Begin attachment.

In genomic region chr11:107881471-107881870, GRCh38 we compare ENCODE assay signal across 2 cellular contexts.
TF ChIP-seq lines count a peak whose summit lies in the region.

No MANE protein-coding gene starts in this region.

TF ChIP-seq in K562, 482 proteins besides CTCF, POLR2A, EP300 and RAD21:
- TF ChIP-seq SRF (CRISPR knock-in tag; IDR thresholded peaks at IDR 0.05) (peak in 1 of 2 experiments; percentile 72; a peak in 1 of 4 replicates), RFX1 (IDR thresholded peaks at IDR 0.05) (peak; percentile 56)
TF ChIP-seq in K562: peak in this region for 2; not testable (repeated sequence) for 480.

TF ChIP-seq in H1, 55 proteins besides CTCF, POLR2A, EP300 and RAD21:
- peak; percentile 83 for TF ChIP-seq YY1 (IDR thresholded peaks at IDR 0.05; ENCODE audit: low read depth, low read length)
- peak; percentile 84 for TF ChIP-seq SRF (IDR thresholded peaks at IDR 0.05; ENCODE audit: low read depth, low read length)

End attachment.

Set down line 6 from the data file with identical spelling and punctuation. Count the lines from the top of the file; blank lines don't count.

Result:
TF ChIP-seq in K562: peak in this region for 2; not testable (repeated sequence) for 480.